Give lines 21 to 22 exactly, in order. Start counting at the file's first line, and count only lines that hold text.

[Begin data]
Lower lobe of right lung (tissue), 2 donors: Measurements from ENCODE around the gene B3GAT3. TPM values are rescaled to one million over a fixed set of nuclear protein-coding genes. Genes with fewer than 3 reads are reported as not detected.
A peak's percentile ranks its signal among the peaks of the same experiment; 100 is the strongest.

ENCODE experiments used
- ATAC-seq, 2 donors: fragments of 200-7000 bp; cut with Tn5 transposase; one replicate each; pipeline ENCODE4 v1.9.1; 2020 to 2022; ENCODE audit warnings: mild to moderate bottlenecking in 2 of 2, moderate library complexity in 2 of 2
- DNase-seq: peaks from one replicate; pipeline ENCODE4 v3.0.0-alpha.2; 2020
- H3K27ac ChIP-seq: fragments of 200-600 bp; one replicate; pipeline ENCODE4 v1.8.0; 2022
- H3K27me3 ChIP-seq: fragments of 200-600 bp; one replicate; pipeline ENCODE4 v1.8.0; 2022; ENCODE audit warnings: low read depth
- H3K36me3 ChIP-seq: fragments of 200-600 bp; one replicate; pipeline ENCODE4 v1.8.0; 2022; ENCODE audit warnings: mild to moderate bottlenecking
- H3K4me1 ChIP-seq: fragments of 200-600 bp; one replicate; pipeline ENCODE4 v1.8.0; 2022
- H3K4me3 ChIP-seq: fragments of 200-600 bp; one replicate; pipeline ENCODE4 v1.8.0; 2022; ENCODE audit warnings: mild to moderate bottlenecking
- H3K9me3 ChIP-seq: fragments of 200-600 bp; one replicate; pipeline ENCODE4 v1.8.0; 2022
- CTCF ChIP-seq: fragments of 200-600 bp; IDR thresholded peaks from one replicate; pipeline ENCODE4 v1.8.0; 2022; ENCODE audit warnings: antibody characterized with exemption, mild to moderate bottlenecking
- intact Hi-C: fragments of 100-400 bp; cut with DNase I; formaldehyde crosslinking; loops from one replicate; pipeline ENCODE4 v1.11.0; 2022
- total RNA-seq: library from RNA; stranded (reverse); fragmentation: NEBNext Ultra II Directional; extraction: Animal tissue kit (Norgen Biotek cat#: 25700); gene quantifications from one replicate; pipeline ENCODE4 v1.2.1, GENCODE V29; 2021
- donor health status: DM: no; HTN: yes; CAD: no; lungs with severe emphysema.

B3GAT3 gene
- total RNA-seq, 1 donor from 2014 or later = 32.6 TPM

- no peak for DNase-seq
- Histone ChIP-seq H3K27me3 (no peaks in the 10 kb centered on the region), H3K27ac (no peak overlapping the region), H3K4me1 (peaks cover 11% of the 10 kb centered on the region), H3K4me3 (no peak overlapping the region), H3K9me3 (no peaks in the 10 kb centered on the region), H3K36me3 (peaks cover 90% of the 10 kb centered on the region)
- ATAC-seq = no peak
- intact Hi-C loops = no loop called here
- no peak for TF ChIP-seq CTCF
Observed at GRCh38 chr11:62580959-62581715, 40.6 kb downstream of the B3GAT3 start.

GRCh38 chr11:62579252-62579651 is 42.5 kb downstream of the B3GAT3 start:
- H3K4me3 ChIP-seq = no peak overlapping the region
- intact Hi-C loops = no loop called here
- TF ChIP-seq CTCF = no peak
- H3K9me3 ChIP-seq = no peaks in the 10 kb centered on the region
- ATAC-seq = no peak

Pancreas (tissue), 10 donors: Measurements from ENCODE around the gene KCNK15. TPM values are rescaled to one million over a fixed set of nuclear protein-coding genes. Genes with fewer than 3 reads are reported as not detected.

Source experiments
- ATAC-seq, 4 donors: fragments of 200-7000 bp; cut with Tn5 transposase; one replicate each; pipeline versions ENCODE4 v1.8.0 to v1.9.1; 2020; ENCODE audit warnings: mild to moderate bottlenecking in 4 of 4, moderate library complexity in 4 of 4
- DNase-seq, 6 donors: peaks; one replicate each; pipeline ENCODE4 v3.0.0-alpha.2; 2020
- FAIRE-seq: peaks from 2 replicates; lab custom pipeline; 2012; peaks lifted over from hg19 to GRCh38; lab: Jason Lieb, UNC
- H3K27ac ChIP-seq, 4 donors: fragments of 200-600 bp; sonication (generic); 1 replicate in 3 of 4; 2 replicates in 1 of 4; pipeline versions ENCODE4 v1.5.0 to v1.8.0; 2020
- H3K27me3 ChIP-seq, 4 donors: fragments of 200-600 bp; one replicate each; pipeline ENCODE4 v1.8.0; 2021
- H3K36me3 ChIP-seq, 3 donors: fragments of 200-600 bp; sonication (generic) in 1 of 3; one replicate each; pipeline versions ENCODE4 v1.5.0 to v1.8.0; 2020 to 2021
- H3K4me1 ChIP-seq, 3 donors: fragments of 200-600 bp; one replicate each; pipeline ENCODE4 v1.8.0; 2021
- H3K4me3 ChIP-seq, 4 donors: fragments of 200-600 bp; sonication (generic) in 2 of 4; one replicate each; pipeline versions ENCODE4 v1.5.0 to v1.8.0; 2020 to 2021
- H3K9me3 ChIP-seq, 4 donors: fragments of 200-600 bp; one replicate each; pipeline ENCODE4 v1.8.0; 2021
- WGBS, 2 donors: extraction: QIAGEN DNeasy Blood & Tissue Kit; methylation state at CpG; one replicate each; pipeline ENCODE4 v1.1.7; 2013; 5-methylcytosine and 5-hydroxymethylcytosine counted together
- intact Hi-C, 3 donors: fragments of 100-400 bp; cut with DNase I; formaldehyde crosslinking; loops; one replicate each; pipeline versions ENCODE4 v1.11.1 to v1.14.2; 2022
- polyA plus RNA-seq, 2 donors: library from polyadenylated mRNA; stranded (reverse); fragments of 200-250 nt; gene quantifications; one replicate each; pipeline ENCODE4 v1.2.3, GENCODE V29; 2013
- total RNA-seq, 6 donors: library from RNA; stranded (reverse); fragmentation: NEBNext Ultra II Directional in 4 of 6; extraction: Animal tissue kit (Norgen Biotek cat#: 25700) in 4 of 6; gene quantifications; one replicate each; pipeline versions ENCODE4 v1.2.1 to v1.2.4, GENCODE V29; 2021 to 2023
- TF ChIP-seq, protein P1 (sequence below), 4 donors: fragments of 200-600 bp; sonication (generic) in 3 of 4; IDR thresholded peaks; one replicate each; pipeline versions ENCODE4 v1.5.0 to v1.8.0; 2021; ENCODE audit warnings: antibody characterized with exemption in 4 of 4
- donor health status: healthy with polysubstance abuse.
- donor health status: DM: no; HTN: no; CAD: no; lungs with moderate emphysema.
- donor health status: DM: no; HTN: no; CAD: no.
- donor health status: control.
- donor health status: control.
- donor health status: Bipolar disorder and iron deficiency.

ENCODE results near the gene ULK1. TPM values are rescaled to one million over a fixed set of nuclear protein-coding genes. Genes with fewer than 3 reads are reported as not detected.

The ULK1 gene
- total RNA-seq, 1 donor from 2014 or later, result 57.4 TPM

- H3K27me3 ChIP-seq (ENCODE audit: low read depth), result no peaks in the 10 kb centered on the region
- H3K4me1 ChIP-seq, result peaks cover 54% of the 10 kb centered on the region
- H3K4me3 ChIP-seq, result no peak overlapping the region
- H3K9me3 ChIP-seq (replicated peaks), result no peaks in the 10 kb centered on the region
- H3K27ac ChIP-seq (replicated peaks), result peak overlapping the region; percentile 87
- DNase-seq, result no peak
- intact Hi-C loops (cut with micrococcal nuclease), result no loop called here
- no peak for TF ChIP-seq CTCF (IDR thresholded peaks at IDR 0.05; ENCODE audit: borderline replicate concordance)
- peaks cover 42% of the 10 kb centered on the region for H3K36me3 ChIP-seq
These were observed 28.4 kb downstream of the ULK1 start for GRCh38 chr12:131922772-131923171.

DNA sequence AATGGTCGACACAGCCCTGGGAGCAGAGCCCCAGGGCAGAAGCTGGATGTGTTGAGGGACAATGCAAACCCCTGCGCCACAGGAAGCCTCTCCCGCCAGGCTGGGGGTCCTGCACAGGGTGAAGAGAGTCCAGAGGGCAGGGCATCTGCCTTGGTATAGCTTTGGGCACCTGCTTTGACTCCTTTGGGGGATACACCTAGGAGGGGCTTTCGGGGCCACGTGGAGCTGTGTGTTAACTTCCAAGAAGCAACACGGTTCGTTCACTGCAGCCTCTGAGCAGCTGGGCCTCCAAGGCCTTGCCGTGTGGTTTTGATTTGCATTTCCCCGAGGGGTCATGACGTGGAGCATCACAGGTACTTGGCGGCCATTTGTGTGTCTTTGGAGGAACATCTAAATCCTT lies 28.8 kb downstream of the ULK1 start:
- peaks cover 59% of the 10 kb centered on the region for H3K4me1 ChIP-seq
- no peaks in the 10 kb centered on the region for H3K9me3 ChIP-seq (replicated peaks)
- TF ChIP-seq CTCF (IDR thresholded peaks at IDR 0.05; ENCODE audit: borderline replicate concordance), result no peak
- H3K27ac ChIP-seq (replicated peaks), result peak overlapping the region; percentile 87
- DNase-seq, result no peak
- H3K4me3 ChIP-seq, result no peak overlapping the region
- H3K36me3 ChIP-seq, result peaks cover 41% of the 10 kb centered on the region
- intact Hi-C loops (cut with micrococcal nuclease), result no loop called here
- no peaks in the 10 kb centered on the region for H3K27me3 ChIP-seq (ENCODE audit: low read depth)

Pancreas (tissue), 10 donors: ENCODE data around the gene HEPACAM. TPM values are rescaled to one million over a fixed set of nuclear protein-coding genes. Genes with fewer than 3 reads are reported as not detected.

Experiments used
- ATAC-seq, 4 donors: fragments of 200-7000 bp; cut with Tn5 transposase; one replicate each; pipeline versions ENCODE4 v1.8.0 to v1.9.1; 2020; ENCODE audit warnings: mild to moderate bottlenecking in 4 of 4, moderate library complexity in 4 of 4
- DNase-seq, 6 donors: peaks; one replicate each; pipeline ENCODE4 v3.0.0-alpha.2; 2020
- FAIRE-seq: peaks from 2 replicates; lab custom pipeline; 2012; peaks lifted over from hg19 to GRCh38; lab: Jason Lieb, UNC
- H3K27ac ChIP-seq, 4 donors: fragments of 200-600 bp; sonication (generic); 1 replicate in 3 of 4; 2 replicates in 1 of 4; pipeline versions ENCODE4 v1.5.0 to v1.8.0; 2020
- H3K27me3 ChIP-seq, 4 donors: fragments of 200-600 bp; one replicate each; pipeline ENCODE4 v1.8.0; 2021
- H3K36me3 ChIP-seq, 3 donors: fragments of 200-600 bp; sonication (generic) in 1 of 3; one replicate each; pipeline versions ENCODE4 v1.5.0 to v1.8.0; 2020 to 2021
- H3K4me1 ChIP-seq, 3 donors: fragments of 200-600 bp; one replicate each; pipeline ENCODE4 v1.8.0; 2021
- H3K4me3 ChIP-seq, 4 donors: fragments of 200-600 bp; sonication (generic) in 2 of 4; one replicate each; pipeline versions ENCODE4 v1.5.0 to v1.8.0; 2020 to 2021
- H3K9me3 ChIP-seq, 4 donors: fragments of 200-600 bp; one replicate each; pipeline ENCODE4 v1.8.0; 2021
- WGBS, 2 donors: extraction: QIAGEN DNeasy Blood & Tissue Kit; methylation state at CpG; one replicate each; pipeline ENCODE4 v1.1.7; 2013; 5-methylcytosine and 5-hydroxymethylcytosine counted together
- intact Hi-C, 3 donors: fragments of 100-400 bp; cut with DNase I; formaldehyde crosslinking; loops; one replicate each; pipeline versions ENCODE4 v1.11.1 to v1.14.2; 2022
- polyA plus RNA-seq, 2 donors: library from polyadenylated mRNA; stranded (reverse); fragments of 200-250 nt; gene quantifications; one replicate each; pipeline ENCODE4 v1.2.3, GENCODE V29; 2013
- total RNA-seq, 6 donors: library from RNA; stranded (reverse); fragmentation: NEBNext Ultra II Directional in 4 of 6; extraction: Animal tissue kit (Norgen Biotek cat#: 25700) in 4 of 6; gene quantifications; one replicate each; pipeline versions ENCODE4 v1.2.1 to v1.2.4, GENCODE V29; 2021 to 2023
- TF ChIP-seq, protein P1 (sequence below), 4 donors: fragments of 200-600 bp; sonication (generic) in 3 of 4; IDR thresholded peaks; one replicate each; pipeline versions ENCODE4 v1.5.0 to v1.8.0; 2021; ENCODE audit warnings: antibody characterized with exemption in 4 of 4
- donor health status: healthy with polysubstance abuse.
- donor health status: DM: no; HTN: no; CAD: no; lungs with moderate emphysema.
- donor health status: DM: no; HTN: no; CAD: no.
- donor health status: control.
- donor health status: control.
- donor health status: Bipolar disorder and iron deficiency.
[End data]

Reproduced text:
- intact Hi-C loops = no loop called here
- no peak for TF ChIP-seq CTCF